Auditory brainstem response (ABR) was used to assess possible brainstem damage in 60 patients recovering from bacterial meningitis. Clear evidence of brainstem abnormalities was evident in 10% of the patients tested. Another 15% had ABRs classified as borderline normal. We evaluated various clinical and demographic factors to determine their predictive value with regard to neurologic abnormalities. Brainstem involvement was most likely when meningitis was complicated by seizures, hydrocephalus, nerve palsies (not including the eighth nerve), and a hemoglobin level of less than 11 g/dL, and when pretreatment symptoms persisted for longer than three days. Instances of partial and complete reversibility of brainstem damage were documented, indicating that reorganization of brainstem structures persisted after patients were discharged from the hospital.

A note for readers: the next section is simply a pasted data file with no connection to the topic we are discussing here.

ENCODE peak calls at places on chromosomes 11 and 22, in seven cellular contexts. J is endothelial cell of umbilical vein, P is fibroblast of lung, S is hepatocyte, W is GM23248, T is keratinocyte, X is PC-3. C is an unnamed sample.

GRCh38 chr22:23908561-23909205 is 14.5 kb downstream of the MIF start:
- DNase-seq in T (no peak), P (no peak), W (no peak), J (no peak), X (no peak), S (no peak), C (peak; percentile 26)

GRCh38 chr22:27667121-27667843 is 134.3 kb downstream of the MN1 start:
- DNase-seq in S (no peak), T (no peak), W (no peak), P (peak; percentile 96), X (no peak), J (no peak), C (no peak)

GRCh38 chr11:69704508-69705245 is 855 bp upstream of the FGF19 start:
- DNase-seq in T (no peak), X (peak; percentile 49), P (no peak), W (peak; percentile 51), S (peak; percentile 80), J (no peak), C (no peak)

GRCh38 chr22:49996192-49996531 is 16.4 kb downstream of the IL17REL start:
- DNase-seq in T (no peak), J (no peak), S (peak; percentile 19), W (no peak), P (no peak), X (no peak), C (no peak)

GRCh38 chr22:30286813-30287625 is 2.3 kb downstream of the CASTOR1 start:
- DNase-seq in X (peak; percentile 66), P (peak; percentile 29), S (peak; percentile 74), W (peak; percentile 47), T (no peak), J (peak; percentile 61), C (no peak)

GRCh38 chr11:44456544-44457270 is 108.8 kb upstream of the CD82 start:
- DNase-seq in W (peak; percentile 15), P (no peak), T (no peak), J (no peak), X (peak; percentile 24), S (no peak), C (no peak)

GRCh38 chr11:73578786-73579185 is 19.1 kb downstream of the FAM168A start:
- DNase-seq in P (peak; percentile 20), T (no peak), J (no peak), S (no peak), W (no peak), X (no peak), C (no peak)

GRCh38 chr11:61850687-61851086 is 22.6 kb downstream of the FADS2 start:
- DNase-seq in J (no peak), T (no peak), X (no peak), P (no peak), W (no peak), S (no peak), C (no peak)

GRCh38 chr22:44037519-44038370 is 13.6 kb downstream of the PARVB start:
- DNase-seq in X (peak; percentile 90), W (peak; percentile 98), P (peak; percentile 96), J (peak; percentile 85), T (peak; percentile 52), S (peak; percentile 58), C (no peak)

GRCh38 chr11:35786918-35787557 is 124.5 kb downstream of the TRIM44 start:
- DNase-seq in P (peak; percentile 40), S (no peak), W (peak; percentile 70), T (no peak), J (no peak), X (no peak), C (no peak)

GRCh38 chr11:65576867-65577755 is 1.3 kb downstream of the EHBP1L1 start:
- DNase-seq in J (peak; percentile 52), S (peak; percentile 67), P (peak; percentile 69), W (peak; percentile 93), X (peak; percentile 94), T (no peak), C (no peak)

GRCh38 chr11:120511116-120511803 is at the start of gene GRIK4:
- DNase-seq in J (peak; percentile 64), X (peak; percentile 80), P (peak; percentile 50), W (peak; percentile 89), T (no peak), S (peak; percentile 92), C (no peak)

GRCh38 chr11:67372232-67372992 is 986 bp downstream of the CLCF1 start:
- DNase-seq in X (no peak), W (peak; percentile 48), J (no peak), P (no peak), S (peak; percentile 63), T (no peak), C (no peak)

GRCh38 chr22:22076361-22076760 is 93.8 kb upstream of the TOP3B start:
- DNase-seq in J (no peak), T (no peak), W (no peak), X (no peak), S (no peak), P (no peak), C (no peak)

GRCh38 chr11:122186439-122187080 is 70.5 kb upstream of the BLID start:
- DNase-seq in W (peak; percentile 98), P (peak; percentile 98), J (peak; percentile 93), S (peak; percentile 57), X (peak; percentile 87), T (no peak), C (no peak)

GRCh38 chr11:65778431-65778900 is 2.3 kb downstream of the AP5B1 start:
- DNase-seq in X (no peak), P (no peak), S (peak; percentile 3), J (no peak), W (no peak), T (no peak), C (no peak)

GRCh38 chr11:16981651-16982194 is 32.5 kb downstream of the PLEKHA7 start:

|Original language||English (US)|
|Number of pages||4|
|Journal||Archives of neurology|
|State||Published - Aug 1983|
ASJC Scopus subject areas
- Arts and Humanities (miscellaneous)
- Clinical Neurology